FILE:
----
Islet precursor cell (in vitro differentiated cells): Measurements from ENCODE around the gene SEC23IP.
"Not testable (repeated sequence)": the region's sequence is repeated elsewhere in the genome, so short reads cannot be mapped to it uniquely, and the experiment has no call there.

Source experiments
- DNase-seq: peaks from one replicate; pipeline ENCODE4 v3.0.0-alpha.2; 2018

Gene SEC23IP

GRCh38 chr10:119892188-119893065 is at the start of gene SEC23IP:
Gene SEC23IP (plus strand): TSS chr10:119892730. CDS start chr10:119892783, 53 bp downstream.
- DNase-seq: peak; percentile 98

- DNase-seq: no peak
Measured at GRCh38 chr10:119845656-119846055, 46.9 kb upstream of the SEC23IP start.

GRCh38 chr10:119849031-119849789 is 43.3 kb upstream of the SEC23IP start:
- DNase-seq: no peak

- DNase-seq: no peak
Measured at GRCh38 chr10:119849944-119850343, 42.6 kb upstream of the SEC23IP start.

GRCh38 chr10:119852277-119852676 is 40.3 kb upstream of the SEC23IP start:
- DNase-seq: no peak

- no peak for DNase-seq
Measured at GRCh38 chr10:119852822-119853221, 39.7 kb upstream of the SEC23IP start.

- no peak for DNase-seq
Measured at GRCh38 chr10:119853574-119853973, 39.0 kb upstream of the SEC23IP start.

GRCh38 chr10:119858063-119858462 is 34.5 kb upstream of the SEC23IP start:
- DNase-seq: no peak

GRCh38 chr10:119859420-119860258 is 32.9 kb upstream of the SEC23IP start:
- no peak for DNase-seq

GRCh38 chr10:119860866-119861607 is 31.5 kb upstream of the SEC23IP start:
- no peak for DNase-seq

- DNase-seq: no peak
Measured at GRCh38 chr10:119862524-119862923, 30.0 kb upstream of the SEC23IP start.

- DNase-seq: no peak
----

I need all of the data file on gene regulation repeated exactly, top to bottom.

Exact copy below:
Islet precursor cell (in vitro differentiated cells): Measurements from ENCODE around the gene SEC23IP.
"Not testable (repeated sequence)": the region's sequence is repeated elsewhere in the genome, so short reads cannot be mapped to it uniquely, and the experiment has no call there.

Source experiments
- DNase-seq: peaks from one replicate; pipeline ENCODE4 v3.0.0-alpha.2; 2018

Gene SEC23IP

GRCh38 chr10:119892188-119893065 is at the start of gene SEC23IP:
Gene SEC23IP (plus strand): TSS chr10:119892730. CDS start chr10:119892783, 53 bp downstream.
- DNase-seq: peak; percentile 98

- DNase-seq: no peak
Measured at GRCh38 chr10:119845656-119846055, 46.9 kb upstream of the SEC23IP start.

GRCh38 chr10:119849031-119849789 is 43.3 kb upstream of the SEC23IP start:
- DNase-seq: no peak

- DNase-seq: no peak
Measured at GRCh38 chr10:119849944-119850343, 42.6 kb upstream of the SEC23IP start.

GRCh38 chr10:119852277-119852676 is 40.3 kb upstream of the SEC23IP start:
- DNase-seq: no peak

- no peak for DNase-seq
Measured at GRCh38 chr10:119852822-119853221, 39.7 kb upstream of the SEC23IP start.

- no peak for DNase-seq
Measured at GRCh38 chr10:119853574-119853973, 39.0 kb upstream of the SEC23IP start.

GRCh38 chr10:119858063-119858462 is 34.5 kb upstream of the SEC23IP start:
- DNase-seq: no peak

GRCh38 chr10:119859420-119860258 is 32.9 kb upstream of the SEC23IP start:
- no peak for DNase-seq

GRCh38 chr10:119860866-119861607 is 31.5 kb upstream of the SEC23IP start:
- no peak for DNase-seq

- DNase-seq: no peak
Measured at GRCh38 chr10:119862524-119862923, 30.0 kb upstream of the SEC23IP start.

- DNase-seq: no peak